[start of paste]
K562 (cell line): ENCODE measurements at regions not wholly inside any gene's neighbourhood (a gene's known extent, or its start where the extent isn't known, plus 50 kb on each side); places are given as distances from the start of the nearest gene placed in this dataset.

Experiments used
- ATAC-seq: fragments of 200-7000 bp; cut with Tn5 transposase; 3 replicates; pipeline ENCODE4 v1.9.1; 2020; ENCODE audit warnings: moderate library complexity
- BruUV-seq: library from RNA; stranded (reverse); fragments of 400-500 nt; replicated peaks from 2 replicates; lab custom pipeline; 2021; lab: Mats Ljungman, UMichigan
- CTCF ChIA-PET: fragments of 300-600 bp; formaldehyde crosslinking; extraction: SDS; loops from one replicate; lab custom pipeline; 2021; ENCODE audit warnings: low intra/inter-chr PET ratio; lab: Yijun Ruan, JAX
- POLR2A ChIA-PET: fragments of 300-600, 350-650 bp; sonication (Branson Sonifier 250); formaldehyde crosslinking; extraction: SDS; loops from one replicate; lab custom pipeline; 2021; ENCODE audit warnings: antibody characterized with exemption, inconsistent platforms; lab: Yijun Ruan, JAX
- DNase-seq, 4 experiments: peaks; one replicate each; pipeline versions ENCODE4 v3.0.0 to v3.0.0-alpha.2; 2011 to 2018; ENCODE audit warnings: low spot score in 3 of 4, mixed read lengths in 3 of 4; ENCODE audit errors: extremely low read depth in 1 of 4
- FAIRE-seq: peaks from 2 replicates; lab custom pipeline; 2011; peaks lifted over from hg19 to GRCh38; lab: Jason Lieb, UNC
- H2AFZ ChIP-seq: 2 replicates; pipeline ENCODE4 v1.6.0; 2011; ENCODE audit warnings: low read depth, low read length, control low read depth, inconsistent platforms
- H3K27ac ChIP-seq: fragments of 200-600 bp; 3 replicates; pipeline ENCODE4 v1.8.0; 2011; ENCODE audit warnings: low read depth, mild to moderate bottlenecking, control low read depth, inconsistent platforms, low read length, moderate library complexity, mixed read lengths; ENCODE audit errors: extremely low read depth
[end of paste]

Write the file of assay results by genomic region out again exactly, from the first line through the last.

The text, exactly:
K562 (cell line): ENCODE measurements at regions not wholly inside any gene's neighbourhood (a gene's known extent, or its start where the extent isn't known, plus 50 kb on each side); places are given as distances from the start of the nearest gene placed in this dataset.

Experiments used
- ATAC-seq: fragments of 200-7000 bp; cut with Tn5 transposase; 3 replicates; pipeline ENCODE4 v1.9.1; 2020; ENCODE audit warnings: moderate library complexity
- BruUV-seq: library from RNA; stranded (reverse); fragments of 400-500 nt; replicated peaks from 2 replicates; lab custom pipeline; 2021; lab: Mats Ljungman, UMichigan
- CTCF ChIA-PET: fragments of 300-600 bp; formaldehyde crosslinking; extraction: SDS; loops from one replicate; lab custom pipeline; 2021; ENCODE audit warnings: low intra/inter-chr PET ratio; lab: Yijun Ruan, JAX
- POLR2A ChIA-PET: fragments of 300-600, 350-650 bp; sonication (Branson Sonifier 250); formaldehyde crosslinking; extraction: SDS; loops from one replicate; lab custom pipeline; 2021; ENCODE audit warnings: antibody characterized with exemption, inconsistent platforms; lab: Yijun Ruan, JAX
- DNase-seq, 4 experiments: peaks; one replicate each; pipeline versions ENCODE4 v3.0.0 to v3.0.0-alpha.2; 2011 to 2018; ENCODE audit warnings: low spot score in 3 of 4, mixed read lengths in 3 of 4; ENCODE audit errors: extremely low read depth in 1 of 4
- FAIRE-seq: peaks from 2 replicates; lab custom pipeline; 2011; peaks lifted over from hg19 to GRCh38; lab: Jason Lieb, UNC
- H2AFZ ChIP-seq: 2 replicates; pipeline ENCODE4 v1.6.0; 2011; ENCODE audit warnings: low read depth, low read length, control low read depth, inconsistent platforms
- H3K27ac ChIP-seq: fragments of 200-600 bp; 3 replicates; pipeline ENCODE4 v1.8.0; 2011; ENCODE audit warnings: low read depth, mild to moderate bottlenecking, control low read depth, inconsistent platforms, low read length, moderate library complexity, mixed read lengths; ENCODE audit errors: extremely low read depth